How To Let Go Of Fearing Love Is An Illusion

Medically reviewed by Julie Dodson, MA
Updated May 13, 2024by BetterHelp Editorial Team
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Do you catch yourself thinking, "Love is an illusion"? Even some people in happy and healthy relationships may occasionally wonder if their love is real. And those doubts can become much louder when we’ve been disappointed, hurt, or betrayed in the worst way. Meanwhile, when you read about the latest discoveries from neuroscience and evolutionary biology, you might begin to suspect that romantic emotions are only tricks to get us to pass on our genes. Is love an illusion caused by our biology, or can it show us something true and real?

Psychological research does suggest that romantic feelings can distort our perceptions. However, it’s helpful to understand that this doesn’t necessarily mean that love is an illusion. Love can be real and fulfilling; there are things you can do to be optimistic about romance without deceiving yourself. Learn how to change your thought process surrounding love and approach potential relationships with a clear and level head.

Are you having trouble believing that love is real?

Why you may think love is an illusion

It can sometimes seem as though science is telling us that love isn’t real. Neurological research has demonstrated that the same brain circuitry involved in drug addiction plays a role in monogamous relationships in some mammals. Psychological studies suggest that people project their own ideals onto their romantic partners rather than seeing them as they are — and that relationships may be more successful the more people overestimate their partners’ good qualities. 

At the same time, maintaining love can feel extremely difficult. Roughly 39% of marriages in the U.S. end in divorce. Many people find that their feelings for a romantic partner fade away in time. Others find out that the person they love has deceived or betrayed them, turning love into hate. Experiences like these may leave people wondering whether their relationship was based on anything real in the first place, convincing them that love is an illusion, not anything real or lasting. 

These doubts can be very difficult to grapple with.

Surveys show that more than 80% of Americans believe that love is important or essential for a fulfilling life. If you aren’t sure that true love is real, it may seem like a major threat to your future possibilities for happiness.

Reasons for believing love is real

You don’t have to ignore science to think that love is real and important. We’ll review some common misconceptions about love and relationships and discuss the reality behind them.

Is love just an addiction?

Yes, romantic attraction seems to strengthen the same dopamine-based reward pathways in the brain as drug addiction. However, you can say the same thing about positive actions like giving to charity, spending time with friends, or watching a show that stars your favorite characters. Almost any behavior that makes us feel good involves the reward mechanisms in our brains in some way.

Furthermore, research such as this review article has demonstrated important differences between the neurological correlates of love and addiction. Unlike substance use disorders, romantic love promotes greater activity in areas of the brain involved in social cognition — our ability to empathize with the thoughts and feelings of others. This suggests that love may make us better at understanding the people around us rather than worse.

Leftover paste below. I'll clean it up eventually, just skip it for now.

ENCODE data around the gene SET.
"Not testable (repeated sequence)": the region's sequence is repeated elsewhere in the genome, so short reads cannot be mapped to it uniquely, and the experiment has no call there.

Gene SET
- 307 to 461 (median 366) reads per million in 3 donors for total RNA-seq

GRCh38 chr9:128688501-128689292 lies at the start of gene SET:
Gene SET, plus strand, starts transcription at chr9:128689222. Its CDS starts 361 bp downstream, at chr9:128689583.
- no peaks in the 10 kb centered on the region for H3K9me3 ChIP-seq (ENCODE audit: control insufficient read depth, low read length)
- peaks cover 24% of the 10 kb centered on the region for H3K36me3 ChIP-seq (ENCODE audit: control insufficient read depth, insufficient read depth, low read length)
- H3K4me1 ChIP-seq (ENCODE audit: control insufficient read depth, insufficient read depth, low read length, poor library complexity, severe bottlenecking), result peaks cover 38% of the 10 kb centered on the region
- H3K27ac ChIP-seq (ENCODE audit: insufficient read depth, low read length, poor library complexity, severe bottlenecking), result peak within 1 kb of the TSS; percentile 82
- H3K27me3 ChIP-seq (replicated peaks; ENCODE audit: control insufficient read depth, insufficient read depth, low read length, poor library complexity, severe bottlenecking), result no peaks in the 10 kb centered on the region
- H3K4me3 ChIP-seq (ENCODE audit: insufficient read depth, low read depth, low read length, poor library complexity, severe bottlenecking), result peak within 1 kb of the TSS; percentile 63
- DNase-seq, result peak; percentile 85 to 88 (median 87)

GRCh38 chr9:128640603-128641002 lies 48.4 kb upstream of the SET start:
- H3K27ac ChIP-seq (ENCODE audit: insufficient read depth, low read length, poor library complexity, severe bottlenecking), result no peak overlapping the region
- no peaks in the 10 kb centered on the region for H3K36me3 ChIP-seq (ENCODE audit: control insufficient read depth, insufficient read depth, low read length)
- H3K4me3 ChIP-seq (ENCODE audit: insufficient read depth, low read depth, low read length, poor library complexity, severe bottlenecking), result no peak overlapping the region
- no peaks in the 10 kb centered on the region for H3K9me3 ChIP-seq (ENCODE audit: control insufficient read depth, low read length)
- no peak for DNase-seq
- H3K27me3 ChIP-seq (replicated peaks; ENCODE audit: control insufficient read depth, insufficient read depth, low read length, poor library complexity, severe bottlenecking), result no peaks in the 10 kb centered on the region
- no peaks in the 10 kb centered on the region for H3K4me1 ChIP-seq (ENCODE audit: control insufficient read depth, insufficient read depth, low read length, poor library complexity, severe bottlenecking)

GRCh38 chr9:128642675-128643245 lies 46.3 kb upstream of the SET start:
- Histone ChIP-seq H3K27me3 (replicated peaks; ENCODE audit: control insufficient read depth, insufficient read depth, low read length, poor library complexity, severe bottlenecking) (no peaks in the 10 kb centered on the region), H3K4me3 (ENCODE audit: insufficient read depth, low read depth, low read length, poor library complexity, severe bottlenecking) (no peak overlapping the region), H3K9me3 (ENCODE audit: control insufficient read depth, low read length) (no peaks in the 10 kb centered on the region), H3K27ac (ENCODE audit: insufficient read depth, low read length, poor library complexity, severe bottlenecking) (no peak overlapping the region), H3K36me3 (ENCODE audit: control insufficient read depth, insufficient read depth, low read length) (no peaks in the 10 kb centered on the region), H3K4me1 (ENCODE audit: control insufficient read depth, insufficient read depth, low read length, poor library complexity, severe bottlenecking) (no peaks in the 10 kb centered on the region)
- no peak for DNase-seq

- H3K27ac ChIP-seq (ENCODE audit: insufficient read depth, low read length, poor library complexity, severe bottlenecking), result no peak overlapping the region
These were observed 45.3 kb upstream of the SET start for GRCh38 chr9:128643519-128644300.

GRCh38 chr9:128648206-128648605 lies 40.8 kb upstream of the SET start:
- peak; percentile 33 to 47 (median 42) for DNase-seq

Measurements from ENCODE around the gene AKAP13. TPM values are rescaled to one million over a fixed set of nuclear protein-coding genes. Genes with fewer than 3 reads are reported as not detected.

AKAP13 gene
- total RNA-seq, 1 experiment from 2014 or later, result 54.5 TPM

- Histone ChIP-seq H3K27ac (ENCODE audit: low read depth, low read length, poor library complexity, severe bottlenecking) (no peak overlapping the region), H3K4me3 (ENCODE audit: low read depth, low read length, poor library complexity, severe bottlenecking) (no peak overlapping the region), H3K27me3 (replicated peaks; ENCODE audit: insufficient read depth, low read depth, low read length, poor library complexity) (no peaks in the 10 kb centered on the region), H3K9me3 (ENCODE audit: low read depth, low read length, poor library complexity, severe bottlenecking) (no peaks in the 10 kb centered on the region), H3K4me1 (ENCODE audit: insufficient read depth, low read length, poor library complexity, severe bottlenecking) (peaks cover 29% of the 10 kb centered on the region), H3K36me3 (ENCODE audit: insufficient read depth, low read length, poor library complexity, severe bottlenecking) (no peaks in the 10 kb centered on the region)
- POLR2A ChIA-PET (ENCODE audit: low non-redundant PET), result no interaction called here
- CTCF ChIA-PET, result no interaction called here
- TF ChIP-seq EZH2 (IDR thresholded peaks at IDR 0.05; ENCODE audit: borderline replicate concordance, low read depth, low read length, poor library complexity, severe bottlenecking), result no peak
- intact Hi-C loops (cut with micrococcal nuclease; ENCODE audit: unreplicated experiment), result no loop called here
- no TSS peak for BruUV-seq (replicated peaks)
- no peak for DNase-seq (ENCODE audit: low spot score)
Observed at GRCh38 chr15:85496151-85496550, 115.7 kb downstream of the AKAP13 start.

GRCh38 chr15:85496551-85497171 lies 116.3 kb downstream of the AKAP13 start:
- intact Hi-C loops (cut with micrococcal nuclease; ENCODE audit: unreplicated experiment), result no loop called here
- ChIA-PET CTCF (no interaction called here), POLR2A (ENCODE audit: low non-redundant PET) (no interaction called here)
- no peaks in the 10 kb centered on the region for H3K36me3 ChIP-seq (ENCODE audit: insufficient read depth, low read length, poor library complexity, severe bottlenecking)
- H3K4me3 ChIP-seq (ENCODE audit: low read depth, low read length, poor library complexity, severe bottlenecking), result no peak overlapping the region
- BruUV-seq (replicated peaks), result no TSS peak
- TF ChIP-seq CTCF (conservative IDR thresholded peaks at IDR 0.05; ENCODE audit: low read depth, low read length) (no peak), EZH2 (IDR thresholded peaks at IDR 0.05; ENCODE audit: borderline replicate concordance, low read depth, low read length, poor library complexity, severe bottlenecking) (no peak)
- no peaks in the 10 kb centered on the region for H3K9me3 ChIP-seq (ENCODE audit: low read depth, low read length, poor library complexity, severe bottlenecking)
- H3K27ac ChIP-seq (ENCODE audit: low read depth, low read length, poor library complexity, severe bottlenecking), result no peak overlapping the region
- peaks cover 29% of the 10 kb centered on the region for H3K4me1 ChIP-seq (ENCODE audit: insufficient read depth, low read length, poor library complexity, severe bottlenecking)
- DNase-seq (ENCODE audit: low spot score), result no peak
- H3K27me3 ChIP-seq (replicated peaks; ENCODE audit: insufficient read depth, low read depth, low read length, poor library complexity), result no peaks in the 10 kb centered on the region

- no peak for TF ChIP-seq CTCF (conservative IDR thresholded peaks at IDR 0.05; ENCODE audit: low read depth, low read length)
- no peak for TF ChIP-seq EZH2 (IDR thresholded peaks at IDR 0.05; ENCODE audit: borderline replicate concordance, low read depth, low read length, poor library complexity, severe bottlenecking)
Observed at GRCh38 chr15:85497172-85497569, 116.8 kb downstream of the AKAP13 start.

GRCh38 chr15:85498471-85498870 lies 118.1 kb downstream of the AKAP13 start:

Is love blind?

Another reason love can seem like an illusion is that it may make us overlook another person’s negative qualities. Some psychological research supports the notion that people generate idealized, unrealistic images of their romantic partners. A 2020 study found that people are more likely to downplay a person’s flaws when they view them as attractive.

However, there are good reasons to see this apparent illusion as a helpful, positive factor rather than an error in our brain chemistry. Certain researchers argue our overly rosy views of the people we love may be self-fulfilling prophecies. When two people view each other positively, they may be better able to work on their flaws and change for the better. Over time, the relationship can grow to resemble the ideal version both partners imagined.

Some scientists have concluded that love encourages us to view the shortcomings of our partners in the best light possible, rather than making us unable to see their flaws completely. In other words, the “illusions” of love might be a form of optimism rather than a total disconnection from reality. By helping us think positively about our partners despite their faults, love could help us remain happier in the long run. 

Is love fleeting?

Though not everyone experiences sexual attraction equally, many people are familiar with the rush of excitement and passion that comes with a new relationship or crops up around Valentine’s Day each February. But the intensity of this feeling often fades as two people settle into a stable partnership. Does this decline in passion mean that the reality is love can’t last your entire life?

Actually, evidence from research on long-term relationships suggests that while love may change over time, it doesn’t inevitably go away. A review of the scientific literature from March 2009 concluded that it’s only the obsessive element of early relationships that diminishes with time. Feelings of romantic love, sexual attraction, and emotional commitment appear to persist in the long term. Once you get used to being in love, it may not feel like a thrilling surprise every time you think about your partner. But that doesn’t mean your feelings for them are gone. It means you’ve settled into a comfortable relationship where you feel stable and loved because you and your partner are on the same page.